SANCTIONING THE NONPARTICIPANTS

There is a small academic literature analyzing the effectiveness of clubs and comparing them to agreements without sanctions. The results suggest that a well-designed climate club requiring strong carbon abatement and imposing trade sanctions on nonparticipants would provide well-aligned incentives for countries to join.

I will illustrate the point using the results of a study I presented in my 2015 Presidential Address to the American Economic Association and summarized in my Nobel Prize lecture. (The former provided a full explanation of the model, the results, the qualifications, and the sensitivity analyses; the latter was a nontechnical discussion of just the key results.) The study divided the world into 15 major regions. Each region has its own abatement costs and damages from climate change. Because of the global nature of climate change, however, the abatement costs are local, whereas virtually all the benefits of a region’s emission reductions spill over to other regions. Even for the largest players (the United States and China), at least 85 percent of the benefits of their emission reductions accrue abroad.

Voluntary international climate agreements will accomplish little.

The modeling of the study tested alternative uniform tariff rates, from zero to ten percent, and different international target carbon prices, from $12.50 per ton to $100 per ton. It then asked if there were stable coalitions of countries that wanted to join and remain in the club. One case is a regime with a carbon price of $25 per ton and a penalty tariff of three percent. With this regime, it is in the national interest of every region to participate, and it is in the interest of no region to defect and free-ride. The coalition of all regions is stable because the losses from the tariff (for nonparticipants) are larger than the costs of abatement (for participants).

The Kyoto Protocol and the Paris accord can be thought of as regimes with zero penalty tariffs. Both history and modeling have shown that these induce minimal abatement. Put differently, the analysis predicts—alas, in a way that history has confirmed—that voluntary international climate agreements will accomplish little; they will definitely not meet the ambitious objectives of the Paris accord.

Such detailed modeling results should not be taken literally. Modeling offers insights rather than single-digit accuracy. The basic lesson is that current approaches are based on a flawed concept of how to manage the global commons. The voluntary approach needs to be replaced by a club structure in which there are penalties for nonparticipation—in effect, environmental taxes on those who are violating the global commons.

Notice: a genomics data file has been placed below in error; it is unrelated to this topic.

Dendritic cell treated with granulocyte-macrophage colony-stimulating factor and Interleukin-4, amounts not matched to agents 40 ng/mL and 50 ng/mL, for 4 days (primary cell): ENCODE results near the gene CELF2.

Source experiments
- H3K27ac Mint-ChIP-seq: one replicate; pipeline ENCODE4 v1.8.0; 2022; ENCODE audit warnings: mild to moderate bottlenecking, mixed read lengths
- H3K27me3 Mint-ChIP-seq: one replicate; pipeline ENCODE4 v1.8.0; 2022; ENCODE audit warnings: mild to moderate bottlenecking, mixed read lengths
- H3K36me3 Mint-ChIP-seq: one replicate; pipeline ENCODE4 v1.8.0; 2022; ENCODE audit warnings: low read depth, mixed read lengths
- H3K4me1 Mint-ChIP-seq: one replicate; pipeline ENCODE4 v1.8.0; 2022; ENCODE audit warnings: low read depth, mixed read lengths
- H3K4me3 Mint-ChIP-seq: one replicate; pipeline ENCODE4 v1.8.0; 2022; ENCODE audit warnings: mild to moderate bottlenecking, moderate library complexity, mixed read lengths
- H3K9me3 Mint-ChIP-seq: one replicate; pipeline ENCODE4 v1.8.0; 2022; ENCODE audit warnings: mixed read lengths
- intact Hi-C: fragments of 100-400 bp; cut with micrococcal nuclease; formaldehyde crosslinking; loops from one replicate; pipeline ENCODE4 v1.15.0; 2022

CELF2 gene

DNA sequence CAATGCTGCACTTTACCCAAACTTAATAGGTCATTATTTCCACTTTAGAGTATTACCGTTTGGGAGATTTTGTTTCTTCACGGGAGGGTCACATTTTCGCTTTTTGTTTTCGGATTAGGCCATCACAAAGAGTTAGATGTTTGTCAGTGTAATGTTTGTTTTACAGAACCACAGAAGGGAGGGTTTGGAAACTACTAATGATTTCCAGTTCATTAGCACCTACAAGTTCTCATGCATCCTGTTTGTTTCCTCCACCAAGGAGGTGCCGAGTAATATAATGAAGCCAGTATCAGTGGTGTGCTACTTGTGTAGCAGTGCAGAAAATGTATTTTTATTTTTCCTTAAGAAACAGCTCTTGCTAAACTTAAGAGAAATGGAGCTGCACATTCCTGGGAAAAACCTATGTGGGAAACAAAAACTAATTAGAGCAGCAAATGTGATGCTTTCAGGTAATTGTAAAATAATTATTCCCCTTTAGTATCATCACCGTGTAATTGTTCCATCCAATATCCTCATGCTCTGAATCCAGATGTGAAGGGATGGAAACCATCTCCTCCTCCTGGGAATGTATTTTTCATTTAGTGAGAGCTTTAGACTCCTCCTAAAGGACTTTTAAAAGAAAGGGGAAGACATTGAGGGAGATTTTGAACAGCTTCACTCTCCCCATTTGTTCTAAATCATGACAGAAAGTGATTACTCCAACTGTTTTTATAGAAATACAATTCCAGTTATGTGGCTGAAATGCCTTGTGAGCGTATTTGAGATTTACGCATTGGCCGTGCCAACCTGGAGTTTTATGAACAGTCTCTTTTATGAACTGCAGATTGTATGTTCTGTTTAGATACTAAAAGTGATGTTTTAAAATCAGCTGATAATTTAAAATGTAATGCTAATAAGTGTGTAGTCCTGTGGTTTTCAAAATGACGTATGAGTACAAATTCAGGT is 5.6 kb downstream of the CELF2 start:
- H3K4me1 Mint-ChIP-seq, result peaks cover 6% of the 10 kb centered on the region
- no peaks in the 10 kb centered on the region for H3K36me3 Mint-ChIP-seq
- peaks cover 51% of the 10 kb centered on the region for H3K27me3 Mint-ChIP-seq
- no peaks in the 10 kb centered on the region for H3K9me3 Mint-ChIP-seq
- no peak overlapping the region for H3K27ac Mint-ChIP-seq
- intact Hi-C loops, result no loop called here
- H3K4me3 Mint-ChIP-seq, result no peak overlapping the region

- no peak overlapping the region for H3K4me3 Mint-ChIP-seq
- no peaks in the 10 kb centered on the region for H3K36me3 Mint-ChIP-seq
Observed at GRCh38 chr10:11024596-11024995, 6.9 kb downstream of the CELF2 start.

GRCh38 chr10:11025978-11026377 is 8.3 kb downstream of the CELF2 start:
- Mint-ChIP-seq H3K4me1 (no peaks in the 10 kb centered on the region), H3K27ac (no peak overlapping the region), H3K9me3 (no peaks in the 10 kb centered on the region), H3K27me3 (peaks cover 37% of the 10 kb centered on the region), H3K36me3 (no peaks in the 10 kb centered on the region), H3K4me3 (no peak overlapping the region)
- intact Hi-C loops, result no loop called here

TOWARD EFFECTIVE POLICIES

The international community is a long way from adopting a Climate Club or a similar arrangement to slow the ominous march of climate change. The obstacles include ignorance, the distortions of democracy by anti-environmental interests, free-riding among those looking to the interests of their country, and shortsightedness among those who discount the interests of the future. Additionally, nations have continued with the losing strategy (zero wins, 25 losses) pursued by the UNFCCC’s Conference of the Parties structure. Global warming is a trillion-dollar problem requiring a trillion-dollar solution, and that demands a far more robust incentive structure.

There are many steps necessary to slow global warming effectively. One central part of a productive strategy is to ensure that actions are global and not just national or local. The best hope for effective coordination is a Climate Club—a coalition of nations that commit to strong steps to reduce emissions and mechanisms to penalize countries that do not participate. Although this is a radical proposal that breaks with the approach of past climate negotiations, no other blueprint on the public agenda holds the promise of strong and coordinated international action.

“Jeffersonian America”

John Fea’s Virtual Office Hours: U.S. History Survey Edition – Episode 18

Transcript

00:03
welcome history 141 students John Filion
00:06
here for the virtual office hours this
00:09
is your weekly update on lectures and
00:13
all things u.s. survey to 1865 our
00:17
trusted producer megan p.m. is here with
00:21
us as usual by the way if you haven’t
00:24
watched all of episode 17 go to the end
00:27
and you’ll see Megan and her Napoleon